Fake news and India
India is the second-largest populated nation in the world and is aspiring to become industrialised. Indian growth is driven by the service sector in which Information Technology plays an important role. India has over 460 million internet users and according to the McKinsey study internet adoption trends in India are greater than in China. As per the report of an investment firm Omidyar Network, 200 million monthly users are active on Whatsapp in India, and a similar number on Facebook. Internet users spend 70 per cent time on apps like Facebook and WhatsApp. Such a large pool of population sharing incorrect information on social media and technological platforms create huge challenges in the context of fake news. Another significant study was done in terms of propagation of fake news by MIT and it was reported that fake news travels faster than real news and till the time real news reaches damage has already been done. In such situations, how do you govern and maintain the social fabric, culture, law and order in sustainable order?
Government Intervention and steps are taken
Fake news is not a single domain problem but necessitates to be approached from a multidimensional point of view and plan. It involves problems of law and order, lack of government policy, inadequate skill set of local administration, lack of awareness about digital means and misinformation, absence of technological solutions for detection of fake news in the large databases of information of technology and social media platforms etc. To solve the problem of fake news, the Government needs to adopt a multipronged strategy for a sustainable and long term solution. Politically, the Government needs to come up with a policy document and take feedback on identification, monitoring, and mitigation of the fake news from the stakeholders. Developing the necessary steps in an objective fashion with clarity should be the priority. Other countries’ experiences can also be helpful. Law enforcement agencies and personnel face the challenge of identification and recognition of fake news and post identification the strategy to contain its spread. Advanced level research and development and workshops should be conducted and dedicated teams should be deployed for analysing the social media data with the help of social media companies as done by the Election commission of India during the general election 2019. Filtering and recognition from social media content is a massive global problem for social media giants Facebook, Twitter, Google. They have no full-proof template and technical solution to automatically detect and recognise fake news instantly from a large set of databases of news, consistently preventing online fake news or eliminating it. Presently, they take decisions on the basis of users’ feedback to decide and detect the fake news and hate speeches which are again a manual process, slow and subjective. There’s no silver bullet solution in fighting misinformation and solving this problem quickly. The government should ask Academia and Industry for developing systems and tools to detect fake news through funding by Government and private organisations. Law and order enforcement agencies(LEAs) and personnel need dedicated and specialised teams and cells for analysing social media content in close coordination with social media platforms and technology giants to mitigate the effects of fake news. Journalism needs to have a great responsibility, Media should become vigilant about the content and their reporting so that it is not misused and misrepresented. The citizens should also be trained to be more scientific and rational and objectively verify the information before believing any information coming from the social media platform. Workshops on fact-checking and media literacy should become part of governance machinery, educational systems and curriculum. Social media policy needs to be developed and stringent provisions must be incorporated for sharing fake news and information which may create law and order problems. The government should run a series of programmes in schools, colleges and higher education institutes about spotting fake news and how to stop its spread.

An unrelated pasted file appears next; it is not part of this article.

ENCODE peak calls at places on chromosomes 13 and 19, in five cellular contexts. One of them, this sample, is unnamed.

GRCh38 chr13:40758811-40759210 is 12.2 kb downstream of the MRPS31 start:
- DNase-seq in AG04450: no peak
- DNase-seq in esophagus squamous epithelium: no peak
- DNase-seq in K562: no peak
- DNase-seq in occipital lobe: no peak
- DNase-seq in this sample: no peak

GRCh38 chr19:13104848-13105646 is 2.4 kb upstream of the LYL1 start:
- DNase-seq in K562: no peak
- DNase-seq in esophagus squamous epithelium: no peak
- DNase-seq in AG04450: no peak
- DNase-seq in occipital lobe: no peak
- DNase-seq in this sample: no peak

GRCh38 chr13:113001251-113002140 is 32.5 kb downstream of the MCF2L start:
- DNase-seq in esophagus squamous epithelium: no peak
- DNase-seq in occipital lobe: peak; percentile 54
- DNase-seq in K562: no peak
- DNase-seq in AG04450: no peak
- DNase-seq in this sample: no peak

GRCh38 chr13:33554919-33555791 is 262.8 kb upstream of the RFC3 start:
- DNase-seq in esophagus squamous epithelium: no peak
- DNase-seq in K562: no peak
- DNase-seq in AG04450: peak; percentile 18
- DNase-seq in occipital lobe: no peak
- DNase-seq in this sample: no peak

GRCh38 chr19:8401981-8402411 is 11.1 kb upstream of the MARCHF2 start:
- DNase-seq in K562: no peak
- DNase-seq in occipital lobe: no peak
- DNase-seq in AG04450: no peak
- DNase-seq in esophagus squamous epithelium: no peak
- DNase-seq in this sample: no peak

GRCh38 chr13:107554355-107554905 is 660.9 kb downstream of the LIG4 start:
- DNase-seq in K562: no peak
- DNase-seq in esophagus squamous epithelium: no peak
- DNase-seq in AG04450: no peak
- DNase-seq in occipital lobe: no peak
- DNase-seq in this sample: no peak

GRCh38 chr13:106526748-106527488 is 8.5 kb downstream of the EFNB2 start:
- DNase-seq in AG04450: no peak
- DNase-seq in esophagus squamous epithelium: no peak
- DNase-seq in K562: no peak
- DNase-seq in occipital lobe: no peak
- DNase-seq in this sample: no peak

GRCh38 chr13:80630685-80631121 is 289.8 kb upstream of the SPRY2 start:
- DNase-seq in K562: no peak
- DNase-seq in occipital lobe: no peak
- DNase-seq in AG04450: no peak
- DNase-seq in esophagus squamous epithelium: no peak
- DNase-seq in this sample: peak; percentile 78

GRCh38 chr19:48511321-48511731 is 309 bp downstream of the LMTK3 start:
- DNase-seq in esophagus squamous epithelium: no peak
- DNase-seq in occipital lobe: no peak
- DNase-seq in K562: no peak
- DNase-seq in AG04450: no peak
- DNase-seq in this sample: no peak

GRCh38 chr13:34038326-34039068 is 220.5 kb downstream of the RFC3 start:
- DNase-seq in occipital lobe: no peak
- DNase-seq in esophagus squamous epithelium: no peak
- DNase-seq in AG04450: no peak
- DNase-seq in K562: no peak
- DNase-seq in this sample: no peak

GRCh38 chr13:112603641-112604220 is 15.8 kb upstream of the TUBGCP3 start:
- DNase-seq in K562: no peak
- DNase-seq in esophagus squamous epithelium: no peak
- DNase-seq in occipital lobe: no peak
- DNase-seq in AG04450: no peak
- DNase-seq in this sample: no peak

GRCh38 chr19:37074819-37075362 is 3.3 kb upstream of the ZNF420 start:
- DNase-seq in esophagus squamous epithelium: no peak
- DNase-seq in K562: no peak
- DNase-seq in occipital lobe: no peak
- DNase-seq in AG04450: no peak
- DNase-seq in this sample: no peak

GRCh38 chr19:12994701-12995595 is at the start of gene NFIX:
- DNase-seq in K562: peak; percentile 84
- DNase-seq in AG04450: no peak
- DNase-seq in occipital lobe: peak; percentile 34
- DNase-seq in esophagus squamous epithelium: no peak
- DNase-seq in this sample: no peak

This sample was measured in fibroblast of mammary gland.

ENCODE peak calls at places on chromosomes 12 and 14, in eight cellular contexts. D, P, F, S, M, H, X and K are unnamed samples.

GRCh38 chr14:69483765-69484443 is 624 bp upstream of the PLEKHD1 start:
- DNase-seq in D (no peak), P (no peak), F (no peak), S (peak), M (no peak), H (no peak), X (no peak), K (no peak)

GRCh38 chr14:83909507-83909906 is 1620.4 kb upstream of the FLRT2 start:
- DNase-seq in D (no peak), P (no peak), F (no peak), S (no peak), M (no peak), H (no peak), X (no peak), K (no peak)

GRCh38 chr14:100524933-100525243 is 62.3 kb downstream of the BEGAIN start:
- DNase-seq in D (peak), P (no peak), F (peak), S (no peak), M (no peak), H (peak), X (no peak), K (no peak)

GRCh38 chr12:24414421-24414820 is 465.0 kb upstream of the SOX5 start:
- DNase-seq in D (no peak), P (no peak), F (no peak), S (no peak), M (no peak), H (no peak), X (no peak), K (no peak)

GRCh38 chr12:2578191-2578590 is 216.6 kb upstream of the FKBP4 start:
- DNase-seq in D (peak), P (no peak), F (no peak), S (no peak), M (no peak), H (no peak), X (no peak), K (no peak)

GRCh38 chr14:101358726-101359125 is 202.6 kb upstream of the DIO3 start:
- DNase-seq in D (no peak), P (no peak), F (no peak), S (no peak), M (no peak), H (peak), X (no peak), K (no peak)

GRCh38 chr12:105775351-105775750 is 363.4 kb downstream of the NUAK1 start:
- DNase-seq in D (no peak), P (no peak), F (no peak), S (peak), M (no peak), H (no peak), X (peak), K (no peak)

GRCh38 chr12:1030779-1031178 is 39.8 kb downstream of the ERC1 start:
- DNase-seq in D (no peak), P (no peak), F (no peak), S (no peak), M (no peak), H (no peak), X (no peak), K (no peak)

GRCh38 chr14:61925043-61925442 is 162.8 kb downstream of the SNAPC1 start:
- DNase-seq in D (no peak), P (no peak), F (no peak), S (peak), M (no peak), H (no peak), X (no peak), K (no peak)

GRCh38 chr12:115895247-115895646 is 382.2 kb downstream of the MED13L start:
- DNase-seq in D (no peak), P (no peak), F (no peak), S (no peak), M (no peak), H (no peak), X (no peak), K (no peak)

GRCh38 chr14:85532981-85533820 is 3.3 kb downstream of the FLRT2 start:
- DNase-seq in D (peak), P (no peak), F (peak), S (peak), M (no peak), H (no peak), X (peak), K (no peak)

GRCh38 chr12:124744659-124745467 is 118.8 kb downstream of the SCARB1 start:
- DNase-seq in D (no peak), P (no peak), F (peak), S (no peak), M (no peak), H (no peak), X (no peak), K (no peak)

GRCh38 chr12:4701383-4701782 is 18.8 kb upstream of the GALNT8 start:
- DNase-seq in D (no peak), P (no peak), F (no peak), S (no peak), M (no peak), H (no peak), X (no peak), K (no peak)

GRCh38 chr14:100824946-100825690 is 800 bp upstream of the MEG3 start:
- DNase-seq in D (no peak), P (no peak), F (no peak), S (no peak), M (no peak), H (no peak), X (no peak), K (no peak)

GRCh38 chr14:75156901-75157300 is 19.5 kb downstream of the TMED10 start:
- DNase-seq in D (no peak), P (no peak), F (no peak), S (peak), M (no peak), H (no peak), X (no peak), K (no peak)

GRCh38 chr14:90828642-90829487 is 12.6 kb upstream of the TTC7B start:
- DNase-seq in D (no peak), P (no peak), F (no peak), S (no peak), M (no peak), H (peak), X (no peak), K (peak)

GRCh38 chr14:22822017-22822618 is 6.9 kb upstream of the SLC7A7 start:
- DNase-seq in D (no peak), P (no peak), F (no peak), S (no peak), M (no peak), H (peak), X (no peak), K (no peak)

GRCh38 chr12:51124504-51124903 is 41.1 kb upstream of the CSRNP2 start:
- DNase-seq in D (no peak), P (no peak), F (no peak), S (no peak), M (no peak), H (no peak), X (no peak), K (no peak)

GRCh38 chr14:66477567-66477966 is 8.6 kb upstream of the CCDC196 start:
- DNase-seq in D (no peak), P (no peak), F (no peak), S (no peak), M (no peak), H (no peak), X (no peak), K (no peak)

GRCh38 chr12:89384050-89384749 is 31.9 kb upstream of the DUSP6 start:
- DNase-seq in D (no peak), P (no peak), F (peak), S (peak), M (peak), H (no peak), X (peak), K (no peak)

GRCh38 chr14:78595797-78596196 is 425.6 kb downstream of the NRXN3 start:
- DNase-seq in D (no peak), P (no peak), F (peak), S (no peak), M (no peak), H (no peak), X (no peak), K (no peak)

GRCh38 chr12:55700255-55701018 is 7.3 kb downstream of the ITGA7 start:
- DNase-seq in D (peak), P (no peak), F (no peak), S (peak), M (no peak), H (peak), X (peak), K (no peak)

Fake news is a severe predicament in the present-day transforming digital and information society which poses challenges to national security, democracy, free speech, businesses, trade and commerce, social fabric and cohesion of the diverse society of India. The government needs to adopt a multidimensional strategy and take steps proactively from the multi-directional point of view keeping in mind its execution, implementation and effectiveness so that no innocent person becomes the victim of such incidents.
Dr. Sachin Kumar Sharma is an Assistant Professor at Cluster Innovation Centre, University of Delhi. He is an acclaimed researcher and public policy expert in the domain of Artificial Intelligence, Urban Computing and Information and Computational Social Systems.